Lynville School Complex: Home Economics Building and Teachers’ Houses

Home Economics buildingLast week we toured the WPA-built Lynville school building, with some good news about efforts to restore the building for community use.  The home economics building was constructed that same year, in 1941.  Mississippi, like many other states, often utilized free-standing home ec cottages in the rural school districts.  Although there is documentation that WPA received funding to construct the school building, it does not specify if the home economics building was also built with WPA labor and funding–though many have been documented in Mississippi.  The only information about the building is it has a chimney and hip roof (Mississippi Department of Archives & History, Historic Resources Inventory).

Home economics cottages were furnished like a home, with bedroom, bathroom, living room, and kitchen.  Eleanor Roosevelt was one of the home economics movement’s prominent advocates and her efforts to promote the development of Cornell’s College of Home Economics were instrumental in the development of the program and the movement.

…innovations in food conservation and preparation, product and housing design, textiles, home management and budgeting, as well as new scientific ideas about child development  (What was home economics?  Cornell University)

helped to shape the future of this new type of education and research.  In 1914, instruction in home economics was mandated by the Smith-Lever Act, and funding followed for scientific investigation for rural-home-management studies; during the Depression, the Bankhead-Jones Act provided federal funding for the study of nutritional needs (What type of research did home economists do? Cornell University).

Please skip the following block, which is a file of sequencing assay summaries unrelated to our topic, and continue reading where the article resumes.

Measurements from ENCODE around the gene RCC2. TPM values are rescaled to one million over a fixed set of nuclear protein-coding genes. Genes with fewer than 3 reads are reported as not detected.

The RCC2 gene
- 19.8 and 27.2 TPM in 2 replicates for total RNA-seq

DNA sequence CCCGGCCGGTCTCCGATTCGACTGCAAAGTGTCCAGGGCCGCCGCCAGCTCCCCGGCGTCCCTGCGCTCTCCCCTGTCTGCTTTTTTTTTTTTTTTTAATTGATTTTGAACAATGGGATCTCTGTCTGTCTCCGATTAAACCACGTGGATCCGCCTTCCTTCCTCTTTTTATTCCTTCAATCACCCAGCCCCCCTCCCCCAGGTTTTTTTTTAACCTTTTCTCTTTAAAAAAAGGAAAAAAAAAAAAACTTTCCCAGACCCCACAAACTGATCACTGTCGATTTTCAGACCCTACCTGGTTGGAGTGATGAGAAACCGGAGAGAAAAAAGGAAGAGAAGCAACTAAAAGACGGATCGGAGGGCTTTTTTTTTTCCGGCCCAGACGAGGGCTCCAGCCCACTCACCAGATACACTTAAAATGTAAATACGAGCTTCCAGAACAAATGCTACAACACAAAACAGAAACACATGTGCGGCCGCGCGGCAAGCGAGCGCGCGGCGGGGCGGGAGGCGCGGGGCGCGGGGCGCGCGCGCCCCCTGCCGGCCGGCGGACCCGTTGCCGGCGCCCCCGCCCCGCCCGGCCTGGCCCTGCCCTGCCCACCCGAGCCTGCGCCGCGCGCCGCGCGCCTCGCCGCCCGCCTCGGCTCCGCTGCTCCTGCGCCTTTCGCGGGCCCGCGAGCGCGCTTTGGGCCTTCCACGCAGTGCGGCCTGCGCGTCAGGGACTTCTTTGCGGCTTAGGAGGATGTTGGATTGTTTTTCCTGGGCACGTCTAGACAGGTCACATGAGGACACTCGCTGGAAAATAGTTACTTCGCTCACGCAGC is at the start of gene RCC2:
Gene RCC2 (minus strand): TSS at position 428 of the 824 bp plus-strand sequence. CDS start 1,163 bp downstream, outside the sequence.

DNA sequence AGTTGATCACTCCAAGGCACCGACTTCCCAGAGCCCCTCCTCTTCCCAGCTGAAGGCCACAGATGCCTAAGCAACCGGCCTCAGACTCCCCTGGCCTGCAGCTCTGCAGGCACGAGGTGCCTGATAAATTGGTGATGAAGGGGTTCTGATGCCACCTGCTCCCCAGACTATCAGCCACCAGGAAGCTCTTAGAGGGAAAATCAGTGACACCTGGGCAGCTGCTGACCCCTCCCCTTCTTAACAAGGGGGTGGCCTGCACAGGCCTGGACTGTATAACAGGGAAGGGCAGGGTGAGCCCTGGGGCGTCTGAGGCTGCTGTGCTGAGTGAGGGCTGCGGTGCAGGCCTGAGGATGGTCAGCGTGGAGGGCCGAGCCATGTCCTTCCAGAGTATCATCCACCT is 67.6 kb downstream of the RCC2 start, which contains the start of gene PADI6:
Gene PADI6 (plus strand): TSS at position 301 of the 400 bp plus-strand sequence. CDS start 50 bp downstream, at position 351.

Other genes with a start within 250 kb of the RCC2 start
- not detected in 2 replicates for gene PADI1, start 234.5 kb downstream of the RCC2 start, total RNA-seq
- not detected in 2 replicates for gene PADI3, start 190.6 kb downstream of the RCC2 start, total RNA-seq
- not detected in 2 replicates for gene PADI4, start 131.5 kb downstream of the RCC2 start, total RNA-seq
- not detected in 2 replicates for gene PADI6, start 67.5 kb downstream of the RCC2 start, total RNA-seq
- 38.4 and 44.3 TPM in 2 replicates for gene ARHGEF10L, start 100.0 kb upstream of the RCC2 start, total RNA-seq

These home economics cottages were ubiquitous across the Mississippi landscape.  Lynville constructed two teacher’s houses for the complex as well–both circa 1940.  Those houses are no longer extant according to MDAH.

Meanwhile, enjoy a little review of some of the NYA constructed home economics and vocational agriculture buildings constructed in Mississippi, along with one from our neighbors in Oak Grove, Arkansas.  Next week, we’ll finish up our visit to Lynville school with a quick pick-up game at the gym, so dig out your high-tops and practice your hoops–it promises to be intense competition!

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Categories: Historic Preservation, New Deal, Schools

5 replies

  1. This Lynville building is unique, as far as I know, as the only surviving example of one of the state’s first standardized vocational building plans, Plan No. V1. You can see the plan, published in “Conditions and Requirements for Establishing Departments of Vocational Agriculture and Vocational Home Economics in Mississippi High Schools under Provisions of the Federal Smith-Hughes Act” (Jackson, Miss.: State Board for Vocational Education, October 1930) here: https://www.dropbox.com/s/bynj2125rpn5xq1/BaughnFIG20.tif?dl=0

    Called a “Combination Vocational Building,” it contained both a home economics lab for girls and a shop and agriculture lab for boys. I was fortunate to be able to walk through this building a couple of years ago with several former students who recalled how each space was used, and it was very close to the published plan. Thanks for taking notice–this is a small, easily overlooked, but important building.

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  2. Regarding Newton County Vo Ag Home Ec retrieved from Series 2018 NYA Photograph Album, MDAH, those are NOT “lite-weight” concrete blocks. Those are REAL concrete blocks!

    Liked by 1 person

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